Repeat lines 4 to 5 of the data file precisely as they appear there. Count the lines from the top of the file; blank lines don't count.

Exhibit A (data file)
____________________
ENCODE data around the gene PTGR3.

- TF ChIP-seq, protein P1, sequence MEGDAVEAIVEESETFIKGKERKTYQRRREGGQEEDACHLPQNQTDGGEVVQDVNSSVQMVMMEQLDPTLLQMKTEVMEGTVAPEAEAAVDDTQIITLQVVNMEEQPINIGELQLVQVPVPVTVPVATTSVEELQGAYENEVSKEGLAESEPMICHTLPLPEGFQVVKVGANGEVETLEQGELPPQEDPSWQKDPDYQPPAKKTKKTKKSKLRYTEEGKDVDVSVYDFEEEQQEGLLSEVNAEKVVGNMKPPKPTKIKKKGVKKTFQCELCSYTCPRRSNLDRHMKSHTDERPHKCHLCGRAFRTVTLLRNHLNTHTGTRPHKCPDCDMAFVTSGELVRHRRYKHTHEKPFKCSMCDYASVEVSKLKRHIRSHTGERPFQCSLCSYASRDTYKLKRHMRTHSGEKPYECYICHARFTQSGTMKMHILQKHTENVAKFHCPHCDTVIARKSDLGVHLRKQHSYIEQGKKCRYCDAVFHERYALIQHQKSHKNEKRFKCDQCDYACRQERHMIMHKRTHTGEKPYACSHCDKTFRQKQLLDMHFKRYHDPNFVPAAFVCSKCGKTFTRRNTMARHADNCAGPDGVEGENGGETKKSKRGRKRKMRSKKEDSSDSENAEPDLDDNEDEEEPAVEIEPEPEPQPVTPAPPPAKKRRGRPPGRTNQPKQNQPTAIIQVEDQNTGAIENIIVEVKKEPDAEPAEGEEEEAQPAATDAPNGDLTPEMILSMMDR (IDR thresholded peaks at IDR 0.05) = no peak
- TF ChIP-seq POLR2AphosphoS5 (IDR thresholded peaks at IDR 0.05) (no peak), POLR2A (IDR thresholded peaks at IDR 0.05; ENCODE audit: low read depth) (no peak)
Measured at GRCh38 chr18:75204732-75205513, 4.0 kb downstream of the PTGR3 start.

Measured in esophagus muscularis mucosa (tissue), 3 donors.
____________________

Measured at GRCh38 chr18:75204732-75205513, 4.0 kb downstream of the PTGR3 start.

Measured in esophagus muscularis mucosa (tissue), 3 donors.